Sudan referenda: UN monitoring panel concerned over limited progress

The head of a United Nations panel monitoring the upcoming referenda on whether southern Sudan secedes from Africa’s largest country has expressed concern over the lack of progress in several key areas, especially voter registration, with less than three months remaining until people head to the polls.

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The three-member body – appointed by Secretary-General Ban Ki-moon and led by former Tanzanian president Benjamin Mkapa – wrapped up its week-long visit to Sudan on Friday. The other members are António Monteiro, former Minister of Foreign Affairs for Portugal, and Bhojraj Pokharel, former Chairman of the Nepalese Election Commission

‘We have been pleased to hear from all the parties that they are committed to playing their part to make the referenda a success,’ Mr. Mkapa said at a press conference in Khartoum.

On 9 January, the inhabitants of southern Sudan will vote on whether to secede from the rest of the country, while the residents of the central area of Abyei will vote on whether to be part of the north or the south.

The referenda will be the final phase in the implementation of the Comprehensive Peace Agreement (CPA), which was signed in 2005 to end two decades of warfare between the northern-based Government and the Sudan People’s Liberation Movement/Army (SPLM/A) in the south.

Mr. Mkapa, who witnessed the pact’s signature in Nairobi, Kenya, said that the two referenda represent its ‘decisive milestone.’

He voiced hope that ‘the wonderful relief and optimism of that day can be reflected here, whatever the outcome of the votes.’

But he expressed the panel’s deep concern about the oil-rich Abyei area, ‘which is crucial for peace and stability in Sudan,’ said the panel’s leader. ‘The situation on the ground there is reported to be very tense.’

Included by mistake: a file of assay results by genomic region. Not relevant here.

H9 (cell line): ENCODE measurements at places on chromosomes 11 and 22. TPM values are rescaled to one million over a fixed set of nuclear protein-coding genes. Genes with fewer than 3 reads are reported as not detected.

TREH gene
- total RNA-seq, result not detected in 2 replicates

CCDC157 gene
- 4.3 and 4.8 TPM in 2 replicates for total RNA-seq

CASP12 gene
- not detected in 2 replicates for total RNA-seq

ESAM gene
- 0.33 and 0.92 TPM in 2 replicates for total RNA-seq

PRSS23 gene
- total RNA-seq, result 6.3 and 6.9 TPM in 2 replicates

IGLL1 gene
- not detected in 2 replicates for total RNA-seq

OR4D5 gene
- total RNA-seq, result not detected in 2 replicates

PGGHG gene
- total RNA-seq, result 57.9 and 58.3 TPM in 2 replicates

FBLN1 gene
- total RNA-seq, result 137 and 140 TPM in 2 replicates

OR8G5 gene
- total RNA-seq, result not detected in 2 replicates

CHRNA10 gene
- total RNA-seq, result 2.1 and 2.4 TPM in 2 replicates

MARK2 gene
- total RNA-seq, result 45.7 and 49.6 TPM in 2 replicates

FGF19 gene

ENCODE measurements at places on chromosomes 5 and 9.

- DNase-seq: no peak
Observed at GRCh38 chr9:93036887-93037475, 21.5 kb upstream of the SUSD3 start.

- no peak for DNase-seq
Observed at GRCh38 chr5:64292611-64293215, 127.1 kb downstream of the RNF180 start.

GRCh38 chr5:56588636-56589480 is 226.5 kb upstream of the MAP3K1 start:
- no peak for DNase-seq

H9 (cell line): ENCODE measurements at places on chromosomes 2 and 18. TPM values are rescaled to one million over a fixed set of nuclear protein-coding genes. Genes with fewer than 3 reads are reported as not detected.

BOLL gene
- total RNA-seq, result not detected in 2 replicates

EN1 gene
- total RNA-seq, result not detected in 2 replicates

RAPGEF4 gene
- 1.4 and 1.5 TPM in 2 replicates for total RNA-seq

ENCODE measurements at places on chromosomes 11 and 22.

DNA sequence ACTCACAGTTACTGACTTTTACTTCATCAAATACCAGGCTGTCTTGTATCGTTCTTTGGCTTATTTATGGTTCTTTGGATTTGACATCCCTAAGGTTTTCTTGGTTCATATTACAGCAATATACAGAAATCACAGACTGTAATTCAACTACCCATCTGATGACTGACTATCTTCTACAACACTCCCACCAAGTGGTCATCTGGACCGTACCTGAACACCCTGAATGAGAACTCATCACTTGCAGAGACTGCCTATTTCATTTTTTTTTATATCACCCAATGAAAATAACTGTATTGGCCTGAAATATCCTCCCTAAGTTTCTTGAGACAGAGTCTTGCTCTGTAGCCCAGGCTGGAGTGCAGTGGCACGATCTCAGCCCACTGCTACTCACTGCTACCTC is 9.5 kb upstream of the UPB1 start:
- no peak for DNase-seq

He said that the body is aware of continued efforts by the parties to find an ‘acceptable solution.’

Another round of talks is slated to take place later this month, and it is ‘vital that they succeed so that the Abyei referendum can take place,’ the panel leader said.

He also pointed to the ‘negatively charged atmosphere’ on both sides, with threats and accusations being made. ‘Toning down the rhetoric will go a long way towards easing tensions and promoting dialogue and it will contribute to providing a conducive environment for the referenda.’

Mr. Mkapa emphasized that southerners living in the north and northerners living in the south deserve guarantees on their protection and freedoms, regardless of the outcome of the January referenda.

The panel’s task is to play a good offices role on behalf of Secretary-General Ban Ki-moon to ensure that the referenda are free and fair, as well as to provide recommendations.

‘We are not here to run the referenda process, or be election observers, or certify the results,’ Mr. Mkapa underlined. ‘This is a Sudanese-owned process, and the primary responsibility for ensuring that the referenda are credible lies with the Sudanese themselves. The role of the international community is to provide support to them.’

The challenges facing Sudan less than three months before the referenda cannot be resolved overnight, he said.

‘But with enough will and hard work from the Sudanese parties, as well as increased support from the international community, we are confident that the referenda can still be successful,’ the panel leader said, pledging to continue working with all parties to reach this goal.

Their next visit to Sudan is expected to take place in November – UN News Service